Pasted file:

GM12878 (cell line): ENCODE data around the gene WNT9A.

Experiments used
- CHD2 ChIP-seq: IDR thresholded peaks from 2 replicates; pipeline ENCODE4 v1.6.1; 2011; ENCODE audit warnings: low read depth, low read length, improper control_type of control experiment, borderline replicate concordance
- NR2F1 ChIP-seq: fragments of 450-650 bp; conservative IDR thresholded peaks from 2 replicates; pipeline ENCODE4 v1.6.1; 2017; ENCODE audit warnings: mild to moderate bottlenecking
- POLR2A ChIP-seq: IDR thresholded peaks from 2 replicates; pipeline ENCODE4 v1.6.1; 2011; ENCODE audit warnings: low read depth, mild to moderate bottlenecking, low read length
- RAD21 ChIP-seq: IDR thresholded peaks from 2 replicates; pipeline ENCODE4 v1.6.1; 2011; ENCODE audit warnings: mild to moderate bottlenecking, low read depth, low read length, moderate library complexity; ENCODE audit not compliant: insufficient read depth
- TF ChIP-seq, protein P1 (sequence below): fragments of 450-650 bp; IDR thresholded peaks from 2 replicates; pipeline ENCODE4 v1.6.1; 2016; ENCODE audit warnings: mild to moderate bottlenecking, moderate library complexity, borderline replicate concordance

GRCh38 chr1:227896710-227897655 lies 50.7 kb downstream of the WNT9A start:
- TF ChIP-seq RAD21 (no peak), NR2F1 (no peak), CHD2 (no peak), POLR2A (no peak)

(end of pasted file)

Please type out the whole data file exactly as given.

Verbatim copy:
GM12878 (cell line): ENCODE data around the gene WNT9A.

Experiments used
- CHD2 ChIP-seq: IDR thresholded peaks from 2 replicates; pipeline ENCODE4 v1.6.1; 2011; ENCODE audit warnings: low read depth, low read length, improper control_type of control experiment, borderline replicate concordance
- NR2F1 ChIP-seq: fragments of 450-650 bp; conservative IDR thresholded peaks from 2 replicates; pipeline ENCODE4 v1.6.1; 2017; ENCODE audit warnings: mild to moderate bottlenecking
- POLR2A ChIP-seq: IDR thresholded peaks from 2 replicates; pipeline ENCODE4 v1.6.1; 2011; ENCODE audit warnings: low read depth, mild to moderate bottlenecking, low read length
- RAD21 ChIP-seq: IDR thresholded peaks from 2 replicates; pipeline ENCODE4 v1.6.1; 2011; ENCODE audit warnings: mild to moderate bottlenecking, low read depth, low read length, moderate library complexity; ENCODE audit not compliant: insufficient read depth
- TF ChIP-seq, protein P1 (sequence below): fragments of 450-650 bp; IDR thresholded peaks from 2 replicates; pipeline ENCODE4 v1.6.1; 2016; ENCODE audit warnings: mild to moderate bottlenecking, moderate library complexity, borderline replicate concordance

GRCh38 chr1:227896710-227897655 lies 50.7 kb downstream of the WNT9A start:
- TF ChIP-seq RAD21 (no peak), NR2F1 (no peak), CHD2 (no peak), POLR2A (no peak)